Being able to question what they read online -advertising and news - is a skill that your children can take with them throughout their lives. Children under the age of 8 may not have the brain structure to recognize the difference between ads and news or games, but as they grow older we as parents, librarians and teachers can all teach these skills. Hopefully they will learn some of this at school from their school library media specialist, and hearing it at home is a useful reinforcement to both them and you as a parent. This way your kids can play online games, but now they'll have the tools to handle those sneaky "advergames", and you have the tools to handle the whining demands in the store, too.



Thursday, December 20, 2012

Best Books of 2012

I know, I know, everybody comes out with these "best of" lists at the end of the year. But hopefully given the variety you can find your next best book. The books I have on this list are either books that I read and thoroughly enjoyed this year, or have been recommended in multiple places, such as "Library Journal". It has teen books, kid books, adult fiction and nonfiction. You should be able to find books on this list that fit your taste and mood, so go forth and read!

 Code name Verity  by Elizabeth Wein  In 1943, a British fighter plane crashes in Nazi-occupied France and the survivor tells a tale of friendship, war, espionage, and great courage as she relates what she must to survive while keeping secret all that she can. Also highly recommended by Nancy Pearl on NPR.

The fault in our stars by John Green Sixteen-year-old Hazel, a stage IV thyroid cancer patient, has accepted her terminal diagnosis until a chance meeting with a cute boy in recovery at cancer support group forces her to reexamine her perspective on love, loss, and life.

The false prince by Jennifer Nielsen In the country of Carthya, a devious nobleman engages four orphans in a brutal competition to the death to be selected to impersonate the king's long-missing son in an effort to avoid a civil war.

Wonder by RJ Palacio Auggie Pullman was born with a facial deformity so severe that it prevented him from going to a mainstream school - until now. He's about to start 5th grade at Beecher Prep, and is nervous about being the new kid at school. The thing is, Auggie's just an ordinary kid, but with an extraordinary face. Can he convince his new classmates that he's just like them, despite appearances?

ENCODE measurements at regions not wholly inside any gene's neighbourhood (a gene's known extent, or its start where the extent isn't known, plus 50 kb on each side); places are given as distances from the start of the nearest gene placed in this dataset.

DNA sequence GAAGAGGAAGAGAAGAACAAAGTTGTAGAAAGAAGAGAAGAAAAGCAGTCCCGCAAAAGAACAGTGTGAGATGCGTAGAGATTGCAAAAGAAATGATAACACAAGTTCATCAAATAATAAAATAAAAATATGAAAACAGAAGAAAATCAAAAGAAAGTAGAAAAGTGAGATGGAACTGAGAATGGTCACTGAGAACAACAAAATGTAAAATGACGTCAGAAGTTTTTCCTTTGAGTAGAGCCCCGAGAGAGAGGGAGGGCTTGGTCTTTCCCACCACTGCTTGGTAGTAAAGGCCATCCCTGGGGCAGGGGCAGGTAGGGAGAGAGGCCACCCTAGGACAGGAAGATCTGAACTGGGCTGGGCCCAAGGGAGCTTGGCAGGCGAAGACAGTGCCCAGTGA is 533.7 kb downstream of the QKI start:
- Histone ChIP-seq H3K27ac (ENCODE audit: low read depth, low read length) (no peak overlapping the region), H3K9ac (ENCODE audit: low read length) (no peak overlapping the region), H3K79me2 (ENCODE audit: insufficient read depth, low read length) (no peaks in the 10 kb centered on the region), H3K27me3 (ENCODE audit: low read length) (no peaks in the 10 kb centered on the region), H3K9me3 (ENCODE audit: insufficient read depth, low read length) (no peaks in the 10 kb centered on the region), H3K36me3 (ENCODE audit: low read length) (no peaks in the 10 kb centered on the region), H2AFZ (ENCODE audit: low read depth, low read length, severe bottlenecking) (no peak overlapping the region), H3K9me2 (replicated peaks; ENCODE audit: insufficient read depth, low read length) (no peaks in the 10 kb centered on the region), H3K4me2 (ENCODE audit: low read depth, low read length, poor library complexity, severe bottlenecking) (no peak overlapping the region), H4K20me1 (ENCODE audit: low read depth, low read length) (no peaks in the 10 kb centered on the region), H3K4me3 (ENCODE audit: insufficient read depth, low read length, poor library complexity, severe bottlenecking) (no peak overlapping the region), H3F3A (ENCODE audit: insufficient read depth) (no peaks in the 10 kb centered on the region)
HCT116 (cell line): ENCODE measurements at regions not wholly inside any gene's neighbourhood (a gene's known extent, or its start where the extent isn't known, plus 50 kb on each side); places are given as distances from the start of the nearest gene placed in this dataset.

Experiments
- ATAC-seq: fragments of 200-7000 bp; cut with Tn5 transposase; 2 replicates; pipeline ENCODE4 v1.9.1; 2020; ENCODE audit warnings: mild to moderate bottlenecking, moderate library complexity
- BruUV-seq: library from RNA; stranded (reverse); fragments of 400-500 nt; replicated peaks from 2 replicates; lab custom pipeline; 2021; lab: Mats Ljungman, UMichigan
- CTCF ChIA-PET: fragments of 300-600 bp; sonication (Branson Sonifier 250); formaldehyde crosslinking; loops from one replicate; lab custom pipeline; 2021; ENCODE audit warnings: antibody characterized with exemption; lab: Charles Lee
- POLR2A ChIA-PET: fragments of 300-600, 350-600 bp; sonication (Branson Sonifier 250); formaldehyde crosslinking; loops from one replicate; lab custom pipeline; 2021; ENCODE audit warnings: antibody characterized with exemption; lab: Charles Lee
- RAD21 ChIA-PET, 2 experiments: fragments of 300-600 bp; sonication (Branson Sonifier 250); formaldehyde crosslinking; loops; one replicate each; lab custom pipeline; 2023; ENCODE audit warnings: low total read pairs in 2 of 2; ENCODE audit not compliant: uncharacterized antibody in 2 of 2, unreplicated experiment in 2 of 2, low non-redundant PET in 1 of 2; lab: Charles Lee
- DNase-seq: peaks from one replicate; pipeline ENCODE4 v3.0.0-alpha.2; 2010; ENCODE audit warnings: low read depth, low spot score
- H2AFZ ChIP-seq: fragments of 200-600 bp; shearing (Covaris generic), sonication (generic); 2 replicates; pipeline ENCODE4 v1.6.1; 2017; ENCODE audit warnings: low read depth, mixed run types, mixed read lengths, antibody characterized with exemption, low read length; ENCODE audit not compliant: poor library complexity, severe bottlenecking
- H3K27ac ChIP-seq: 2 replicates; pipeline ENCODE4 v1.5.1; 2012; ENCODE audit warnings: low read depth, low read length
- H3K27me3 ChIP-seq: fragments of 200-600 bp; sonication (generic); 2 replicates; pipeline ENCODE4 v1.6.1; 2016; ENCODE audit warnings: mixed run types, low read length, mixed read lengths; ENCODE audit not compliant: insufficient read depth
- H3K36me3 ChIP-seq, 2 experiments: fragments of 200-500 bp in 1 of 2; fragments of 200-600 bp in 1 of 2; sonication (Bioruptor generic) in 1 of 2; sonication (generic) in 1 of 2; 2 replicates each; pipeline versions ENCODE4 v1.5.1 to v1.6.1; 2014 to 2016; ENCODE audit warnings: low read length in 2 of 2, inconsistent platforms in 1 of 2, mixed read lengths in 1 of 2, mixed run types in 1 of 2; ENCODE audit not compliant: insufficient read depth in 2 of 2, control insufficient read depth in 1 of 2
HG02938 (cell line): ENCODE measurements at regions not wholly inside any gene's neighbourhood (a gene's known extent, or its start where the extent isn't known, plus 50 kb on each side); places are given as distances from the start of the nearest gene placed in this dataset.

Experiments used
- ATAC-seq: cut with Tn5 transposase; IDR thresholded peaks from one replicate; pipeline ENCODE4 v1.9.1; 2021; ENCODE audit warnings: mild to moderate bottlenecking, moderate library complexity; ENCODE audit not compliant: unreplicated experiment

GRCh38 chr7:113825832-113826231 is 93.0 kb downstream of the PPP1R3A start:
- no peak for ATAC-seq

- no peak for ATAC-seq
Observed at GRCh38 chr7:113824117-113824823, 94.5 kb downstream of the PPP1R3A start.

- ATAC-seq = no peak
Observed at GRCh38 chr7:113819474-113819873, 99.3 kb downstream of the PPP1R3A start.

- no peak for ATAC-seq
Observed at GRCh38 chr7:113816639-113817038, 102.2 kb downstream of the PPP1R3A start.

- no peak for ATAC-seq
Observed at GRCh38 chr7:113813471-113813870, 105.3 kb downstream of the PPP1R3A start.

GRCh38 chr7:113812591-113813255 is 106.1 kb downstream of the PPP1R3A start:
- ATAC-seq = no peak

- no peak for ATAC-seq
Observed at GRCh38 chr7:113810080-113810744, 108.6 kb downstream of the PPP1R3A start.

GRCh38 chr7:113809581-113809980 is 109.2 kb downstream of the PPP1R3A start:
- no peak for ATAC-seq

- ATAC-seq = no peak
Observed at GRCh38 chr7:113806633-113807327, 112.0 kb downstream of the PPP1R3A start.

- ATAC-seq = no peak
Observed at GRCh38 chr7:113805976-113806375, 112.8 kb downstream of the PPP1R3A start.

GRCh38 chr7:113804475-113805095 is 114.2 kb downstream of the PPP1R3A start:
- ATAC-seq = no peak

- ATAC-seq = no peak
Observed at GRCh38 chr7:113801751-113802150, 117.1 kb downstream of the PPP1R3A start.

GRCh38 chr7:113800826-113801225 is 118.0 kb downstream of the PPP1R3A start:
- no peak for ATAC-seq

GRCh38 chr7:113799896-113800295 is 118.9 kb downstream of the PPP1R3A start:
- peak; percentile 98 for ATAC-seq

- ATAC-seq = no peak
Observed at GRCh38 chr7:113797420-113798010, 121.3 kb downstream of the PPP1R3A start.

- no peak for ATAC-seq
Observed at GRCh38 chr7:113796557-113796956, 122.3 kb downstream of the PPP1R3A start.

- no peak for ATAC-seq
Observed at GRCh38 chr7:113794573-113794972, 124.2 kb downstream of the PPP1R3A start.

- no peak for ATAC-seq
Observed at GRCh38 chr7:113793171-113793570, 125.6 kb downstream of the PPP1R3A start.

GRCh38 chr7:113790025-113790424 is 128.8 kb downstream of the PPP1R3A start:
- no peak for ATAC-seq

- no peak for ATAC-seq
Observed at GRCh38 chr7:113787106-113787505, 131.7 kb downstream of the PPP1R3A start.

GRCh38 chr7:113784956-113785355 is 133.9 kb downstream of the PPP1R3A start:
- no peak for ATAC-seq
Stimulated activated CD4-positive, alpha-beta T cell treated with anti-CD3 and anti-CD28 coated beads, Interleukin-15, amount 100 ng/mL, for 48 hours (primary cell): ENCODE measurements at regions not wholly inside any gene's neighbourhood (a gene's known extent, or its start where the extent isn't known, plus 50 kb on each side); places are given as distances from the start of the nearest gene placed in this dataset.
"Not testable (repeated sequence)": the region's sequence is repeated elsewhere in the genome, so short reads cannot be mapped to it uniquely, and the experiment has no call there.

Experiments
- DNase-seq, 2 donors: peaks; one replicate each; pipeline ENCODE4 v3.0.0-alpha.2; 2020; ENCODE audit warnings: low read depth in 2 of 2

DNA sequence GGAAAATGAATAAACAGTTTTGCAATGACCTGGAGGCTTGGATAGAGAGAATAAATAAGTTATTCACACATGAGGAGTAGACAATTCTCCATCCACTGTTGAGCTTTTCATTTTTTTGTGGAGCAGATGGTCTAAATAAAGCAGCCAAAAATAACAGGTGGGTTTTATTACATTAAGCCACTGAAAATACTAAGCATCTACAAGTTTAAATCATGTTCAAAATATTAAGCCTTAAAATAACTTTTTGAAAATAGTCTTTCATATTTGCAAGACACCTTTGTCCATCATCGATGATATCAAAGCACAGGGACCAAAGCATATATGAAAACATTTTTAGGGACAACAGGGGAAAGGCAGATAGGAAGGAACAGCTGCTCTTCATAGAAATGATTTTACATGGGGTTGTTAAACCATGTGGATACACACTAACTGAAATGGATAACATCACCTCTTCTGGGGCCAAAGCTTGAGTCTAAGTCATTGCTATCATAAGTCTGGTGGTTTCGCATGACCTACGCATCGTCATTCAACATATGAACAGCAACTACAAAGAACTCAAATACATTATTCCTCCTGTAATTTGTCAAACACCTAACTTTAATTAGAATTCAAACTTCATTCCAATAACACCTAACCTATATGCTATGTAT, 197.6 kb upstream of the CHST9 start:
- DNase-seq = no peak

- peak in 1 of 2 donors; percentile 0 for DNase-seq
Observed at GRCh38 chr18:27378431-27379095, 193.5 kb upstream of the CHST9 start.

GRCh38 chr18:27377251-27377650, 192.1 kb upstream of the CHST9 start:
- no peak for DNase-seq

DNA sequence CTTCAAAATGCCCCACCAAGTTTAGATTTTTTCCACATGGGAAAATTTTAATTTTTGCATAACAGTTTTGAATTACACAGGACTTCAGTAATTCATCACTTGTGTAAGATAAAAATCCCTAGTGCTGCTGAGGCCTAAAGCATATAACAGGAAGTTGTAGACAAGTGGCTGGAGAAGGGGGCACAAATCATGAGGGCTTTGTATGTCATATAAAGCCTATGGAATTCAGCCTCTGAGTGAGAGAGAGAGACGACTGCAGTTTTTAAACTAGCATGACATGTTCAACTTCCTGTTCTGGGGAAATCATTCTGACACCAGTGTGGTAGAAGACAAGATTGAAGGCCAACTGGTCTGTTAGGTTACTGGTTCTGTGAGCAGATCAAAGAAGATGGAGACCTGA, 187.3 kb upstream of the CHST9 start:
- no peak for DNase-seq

Don’t ever get old by Daniel Friedman Death-camp survivor Buck is 87, abrasive, and has trouble remembering. But his cop's watchfulness is intact, and he keeps his .375 Magnum close by. When he learns that the sadistic guard who brutalized him is likely still alive and the possessor of much stolen Nazi gold, Buck and his chatterbox grandson go on a quest. But why are the bodies piling up?

Quiet: The power of introverts in a world that can’t stop talking by Susan Cain Why is brash all-roundedness emphasized in college when singular focus serves so well in many jobs and relationships? Relating personal experience and backing it up with case studies, Cain explains how the quietly confident can take over the world – or at least become more content.

Beautiful ruins by Jess Walter In 1962 on a rocky patch of the sun-drenched Italian coastline, a young innkeeper looks out over the incandescent waters and spies a tall, thin woman, a vision in white, approaching him on a boat. And today, half a world away, an elderly Italian man shows up on a movie studio's back lot - searching for the mysterious woman he last saw at his hotel decades earlier. Gloriously inventive, constantly surprising, this is a story of flawed yet fascinating people, clinging to their improbable dreams.

Curious behavior: Yawning, laughing, hiccupping, and beyond by Robert Provine Psychologist and neuroscientist Provine looks at 13 curiosities of how humans function, from laughing and yawning to being ticklish and prone to emotional tears. Random oddities? No, each is an evolutionary inheritance. With wit, a light touch, and scientific expertise accessibly delivered, Provine gives us the fascinating backstory on each.

Let’s pretend this never happened by Jenny Lawson A memoir about growing up poor in rural Texas and learning to live with mental illness doesn’t sound like a laugh-out-loud read, but Lawson, known online as The Bloggess, has a way with gallows humor and a knack for providing non-treacly support to anyone struggling with loneliness, anxiety, chronic pain, or depression. Plus, after her stories about life with a taxidermist father, readers will never look at a dead squirrel in the same way.

The snow child by Eowyn Ivey In this evocative retelling of a Russian folktale set in 1920 Alaska, a childless couple distract themselves their first winter by building a snow girl. The snow girl and the scarf are gone the next morning, but Jack spies a real child in the woods. Is she indeed a "snow fairy," magicked out of the cold? Or is she a wild child who knows better than anyone how to survive in the rugged north?